Reader Comments 0

32 comments
GMFA
GMFA

Please read Jay's column on this very topic for a better viewpoint!

MHSmith
MHSmith

It would create a 7 percent “communications service tax” (a.k.a "Internet Access Tax" ) to cover cable, satellite and streaming services (e.g., your Netflix subscription).


.


Oops... there it is. Only the name was changed slightly to protect the guilty, the crime is the same one.


Hate it when I'm right, don't you?!  LOL

Wascatlady
Wascatlady

Well, for most poor folks they buy way less services than goods, so it would be a negative hit for them.  For those who actually have money to save, it would be good.  Or if you can hire folks to do what you need done, you save. Those who have to do virtually all of it themselves lose.


But of course that is foregone.

notagain
notagain

Jobs related bills.We need repair the roads,bridges etc, so we can handle the added traffic more jobs would create.Not create more jobs and more traffic jams.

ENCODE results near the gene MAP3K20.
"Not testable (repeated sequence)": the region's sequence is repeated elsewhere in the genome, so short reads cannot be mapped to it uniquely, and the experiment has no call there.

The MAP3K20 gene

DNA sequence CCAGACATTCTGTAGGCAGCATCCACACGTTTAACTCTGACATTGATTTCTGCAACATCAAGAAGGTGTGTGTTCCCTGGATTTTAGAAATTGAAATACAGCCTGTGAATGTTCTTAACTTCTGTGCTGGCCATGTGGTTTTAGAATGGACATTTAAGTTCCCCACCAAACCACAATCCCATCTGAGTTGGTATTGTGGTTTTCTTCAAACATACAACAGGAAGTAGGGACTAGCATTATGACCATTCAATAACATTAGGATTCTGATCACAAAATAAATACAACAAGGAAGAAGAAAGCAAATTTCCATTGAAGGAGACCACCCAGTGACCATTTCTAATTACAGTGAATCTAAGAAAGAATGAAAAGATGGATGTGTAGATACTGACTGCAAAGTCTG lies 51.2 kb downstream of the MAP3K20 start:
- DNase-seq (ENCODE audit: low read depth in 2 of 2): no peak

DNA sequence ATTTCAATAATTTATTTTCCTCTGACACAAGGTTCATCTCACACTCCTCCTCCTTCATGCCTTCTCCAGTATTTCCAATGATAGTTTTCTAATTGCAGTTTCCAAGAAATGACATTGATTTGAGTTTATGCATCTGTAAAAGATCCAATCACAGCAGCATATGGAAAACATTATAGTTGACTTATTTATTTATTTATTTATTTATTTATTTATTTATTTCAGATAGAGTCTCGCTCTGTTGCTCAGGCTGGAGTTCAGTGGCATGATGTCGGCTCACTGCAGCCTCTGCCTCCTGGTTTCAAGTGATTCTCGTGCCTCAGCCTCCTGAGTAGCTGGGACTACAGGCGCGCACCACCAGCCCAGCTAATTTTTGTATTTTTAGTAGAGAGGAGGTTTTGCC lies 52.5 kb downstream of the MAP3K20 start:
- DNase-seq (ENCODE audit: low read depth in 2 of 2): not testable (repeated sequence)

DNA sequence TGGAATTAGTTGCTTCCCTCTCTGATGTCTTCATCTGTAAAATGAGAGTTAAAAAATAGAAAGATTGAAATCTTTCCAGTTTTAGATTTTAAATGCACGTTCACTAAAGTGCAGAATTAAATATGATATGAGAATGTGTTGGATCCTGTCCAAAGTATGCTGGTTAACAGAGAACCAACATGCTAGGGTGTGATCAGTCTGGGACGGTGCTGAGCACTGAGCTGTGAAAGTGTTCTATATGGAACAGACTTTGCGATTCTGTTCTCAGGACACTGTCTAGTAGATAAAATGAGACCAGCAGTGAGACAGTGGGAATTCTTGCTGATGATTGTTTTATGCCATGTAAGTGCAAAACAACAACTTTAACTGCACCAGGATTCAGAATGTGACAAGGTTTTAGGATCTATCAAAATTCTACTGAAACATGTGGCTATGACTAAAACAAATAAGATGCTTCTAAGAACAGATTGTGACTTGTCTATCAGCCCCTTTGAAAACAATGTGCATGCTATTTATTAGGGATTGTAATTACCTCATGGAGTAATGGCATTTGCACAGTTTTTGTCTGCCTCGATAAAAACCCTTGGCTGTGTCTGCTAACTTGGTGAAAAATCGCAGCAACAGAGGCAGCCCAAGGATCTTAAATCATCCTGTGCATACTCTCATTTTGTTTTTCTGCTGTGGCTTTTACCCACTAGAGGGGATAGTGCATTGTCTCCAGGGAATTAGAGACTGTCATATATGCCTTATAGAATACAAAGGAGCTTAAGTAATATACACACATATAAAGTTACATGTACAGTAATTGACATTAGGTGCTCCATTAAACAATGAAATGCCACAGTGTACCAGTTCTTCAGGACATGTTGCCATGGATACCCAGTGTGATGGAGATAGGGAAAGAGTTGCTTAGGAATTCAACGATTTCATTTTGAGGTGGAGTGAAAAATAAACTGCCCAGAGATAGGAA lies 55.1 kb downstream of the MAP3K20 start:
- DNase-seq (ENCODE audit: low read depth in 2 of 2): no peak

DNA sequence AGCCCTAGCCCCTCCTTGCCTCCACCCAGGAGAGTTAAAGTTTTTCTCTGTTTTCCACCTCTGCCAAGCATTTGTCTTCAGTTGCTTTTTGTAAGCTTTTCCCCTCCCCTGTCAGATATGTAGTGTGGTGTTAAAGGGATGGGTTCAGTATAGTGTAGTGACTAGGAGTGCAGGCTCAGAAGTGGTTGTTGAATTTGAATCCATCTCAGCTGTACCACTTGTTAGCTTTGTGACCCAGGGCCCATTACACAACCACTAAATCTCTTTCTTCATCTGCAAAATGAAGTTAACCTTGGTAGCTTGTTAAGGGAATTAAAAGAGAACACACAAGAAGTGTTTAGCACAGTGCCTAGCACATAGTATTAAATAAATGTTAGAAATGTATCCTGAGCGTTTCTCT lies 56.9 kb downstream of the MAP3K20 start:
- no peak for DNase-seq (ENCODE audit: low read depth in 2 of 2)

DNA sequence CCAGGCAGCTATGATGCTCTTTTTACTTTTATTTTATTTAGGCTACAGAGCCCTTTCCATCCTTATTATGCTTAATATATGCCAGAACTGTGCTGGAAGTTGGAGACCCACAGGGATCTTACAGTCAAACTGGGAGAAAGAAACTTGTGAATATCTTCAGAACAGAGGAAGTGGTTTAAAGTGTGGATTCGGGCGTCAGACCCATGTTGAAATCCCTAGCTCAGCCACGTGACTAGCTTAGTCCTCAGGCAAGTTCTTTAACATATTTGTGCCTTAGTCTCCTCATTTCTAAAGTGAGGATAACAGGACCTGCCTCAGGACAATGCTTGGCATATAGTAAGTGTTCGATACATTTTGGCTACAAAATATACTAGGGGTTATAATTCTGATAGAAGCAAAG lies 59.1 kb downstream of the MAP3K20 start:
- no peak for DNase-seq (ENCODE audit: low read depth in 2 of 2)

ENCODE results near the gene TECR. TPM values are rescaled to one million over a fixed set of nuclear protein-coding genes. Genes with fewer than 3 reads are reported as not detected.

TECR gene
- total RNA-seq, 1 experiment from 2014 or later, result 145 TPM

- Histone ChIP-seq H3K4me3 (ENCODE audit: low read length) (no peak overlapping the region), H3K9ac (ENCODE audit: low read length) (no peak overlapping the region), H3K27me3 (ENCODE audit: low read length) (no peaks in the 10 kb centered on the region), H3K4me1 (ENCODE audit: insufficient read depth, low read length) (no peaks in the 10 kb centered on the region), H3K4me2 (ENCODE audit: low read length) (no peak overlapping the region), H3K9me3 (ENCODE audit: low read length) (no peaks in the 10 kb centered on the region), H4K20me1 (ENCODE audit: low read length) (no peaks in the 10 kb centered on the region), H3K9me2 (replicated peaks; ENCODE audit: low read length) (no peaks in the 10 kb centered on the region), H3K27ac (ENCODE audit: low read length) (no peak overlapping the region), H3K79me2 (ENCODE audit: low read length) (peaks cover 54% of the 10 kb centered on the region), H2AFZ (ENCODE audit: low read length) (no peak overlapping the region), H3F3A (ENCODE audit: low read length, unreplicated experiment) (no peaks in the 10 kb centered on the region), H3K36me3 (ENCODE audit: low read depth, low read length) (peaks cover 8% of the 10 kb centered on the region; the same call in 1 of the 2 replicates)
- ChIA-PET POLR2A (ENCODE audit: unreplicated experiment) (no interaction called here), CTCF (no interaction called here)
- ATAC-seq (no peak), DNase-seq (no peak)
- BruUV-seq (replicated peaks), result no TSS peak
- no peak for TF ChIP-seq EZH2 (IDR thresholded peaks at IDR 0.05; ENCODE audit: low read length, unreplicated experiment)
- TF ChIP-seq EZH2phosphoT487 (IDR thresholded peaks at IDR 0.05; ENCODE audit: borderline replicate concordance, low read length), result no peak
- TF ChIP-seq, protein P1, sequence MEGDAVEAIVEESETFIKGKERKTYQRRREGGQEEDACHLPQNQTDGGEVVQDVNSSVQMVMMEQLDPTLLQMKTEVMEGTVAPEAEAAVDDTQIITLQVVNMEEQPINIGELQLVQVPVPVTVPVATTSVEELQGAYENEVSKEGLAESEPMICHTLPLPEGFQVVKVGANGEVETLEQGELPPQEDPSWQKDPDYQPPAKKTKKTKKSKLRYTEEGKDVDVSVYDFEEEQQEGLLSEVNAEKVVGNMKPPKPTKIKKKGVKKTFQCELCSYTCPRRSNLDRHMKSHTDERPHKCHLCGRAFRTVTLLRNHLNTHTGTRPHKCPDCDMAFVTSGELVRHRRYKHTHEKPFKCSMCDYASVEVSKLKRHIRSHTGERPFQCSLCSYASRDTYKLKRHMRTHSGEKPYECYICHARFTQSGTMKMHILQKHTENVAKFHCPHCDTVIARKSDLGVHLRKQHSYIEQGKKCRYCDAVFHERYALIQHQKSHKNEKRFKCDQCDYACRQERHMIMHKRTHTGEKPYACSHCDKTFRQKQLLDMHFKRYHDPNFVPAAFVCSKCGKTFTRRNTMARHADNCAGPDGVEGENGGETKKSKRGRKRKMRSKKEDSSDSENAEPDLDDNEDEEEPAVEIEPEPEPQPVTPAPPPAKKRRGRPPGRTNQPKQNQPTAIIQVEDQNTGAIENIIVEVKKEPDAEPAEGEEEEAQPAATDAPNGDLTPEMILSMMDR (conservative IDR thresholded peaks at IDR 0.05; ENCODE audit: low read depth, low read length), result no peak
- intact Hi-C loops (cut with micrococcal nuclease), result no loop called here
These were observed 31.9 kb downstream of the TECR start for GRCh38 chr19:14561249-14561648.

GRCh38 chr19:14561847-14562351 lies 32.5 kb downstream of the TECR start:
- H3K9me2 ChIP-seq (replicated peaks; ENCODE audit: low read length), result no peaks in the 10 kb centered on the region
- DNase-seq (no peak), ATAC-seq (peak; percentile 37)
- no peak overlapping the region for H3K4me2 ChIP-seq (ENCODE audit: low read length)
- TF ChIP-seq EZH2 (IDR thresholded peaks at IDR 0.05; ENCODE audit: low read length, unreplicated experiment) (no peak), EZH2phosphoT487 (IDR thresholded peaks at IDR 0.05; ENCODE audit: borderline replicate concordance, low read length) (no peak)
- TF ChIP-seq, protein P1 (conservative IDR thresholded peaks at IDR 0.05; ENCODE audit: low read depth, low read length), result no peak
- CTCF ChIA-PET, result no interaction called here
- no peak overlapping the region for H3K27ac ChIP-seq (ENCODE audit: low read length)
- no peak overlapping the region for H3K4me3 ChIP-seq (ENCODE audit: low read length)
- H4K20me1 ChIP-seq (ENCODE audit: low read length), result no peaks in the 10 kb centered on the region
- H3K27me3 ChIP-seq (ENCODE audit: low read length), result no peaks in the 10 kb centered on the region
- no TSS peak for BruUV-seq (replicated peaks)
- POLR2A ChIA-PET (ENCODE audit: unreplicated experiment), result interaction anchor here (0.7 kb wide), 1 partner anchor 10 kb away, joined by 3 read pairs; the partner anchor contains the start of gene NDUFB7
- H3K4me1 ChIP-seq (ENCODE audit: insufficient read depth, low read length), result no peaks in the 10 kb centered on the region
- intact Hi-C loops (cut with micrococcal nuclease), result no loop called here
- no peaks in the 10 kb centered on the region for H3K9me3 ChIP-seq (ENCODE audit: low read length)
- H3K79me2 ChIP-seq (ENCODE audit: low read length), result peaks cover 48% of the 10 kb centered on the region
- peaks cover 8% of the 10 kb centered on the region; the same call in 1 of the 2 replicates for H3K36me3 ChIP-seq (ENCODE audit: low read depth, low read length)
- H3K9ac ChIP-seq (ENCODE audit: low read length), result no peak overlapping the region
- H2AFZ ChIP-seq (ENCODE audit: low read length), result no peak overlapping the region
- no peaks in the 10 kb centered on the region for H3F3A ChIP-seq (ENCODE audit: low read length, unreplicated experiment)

FIGMO2
FIGMO2

It's as if they're putting it out there to see what kinda response it gets before moving forward.

Spaghetti meet fridge. 

Plumb Krazy
Plumb Krazy

Any poll that lives within 100 miles of me who votes for this or a fuel tax increase i will work to have replaced. I dont care what party they belong to.

stogiefogey
stogiefogey

Action on lowering Georgia's too high 6% marginal income tax rate is long overdue. Republicans have the requisite numbers in the House and Senate to pass this IF it can be made revenue neutral, and a governor who will sign it in a heartbeat. I'd rather they focus their time and energy on tax reform than some chimera like religious liberty.

Plumb Krazy
Plumb Krazy

@Bumper15 "Revenue neutral" is a clever way of saying "transfer tax burden". Sales taxes are already way too high especially after you add LOST and SPLOST sales taxes into the mix.

TicTacs
TicTacs

@Bumper15  This is a stupid idea, and you like it ?  What does that say about you ?

SGAMOD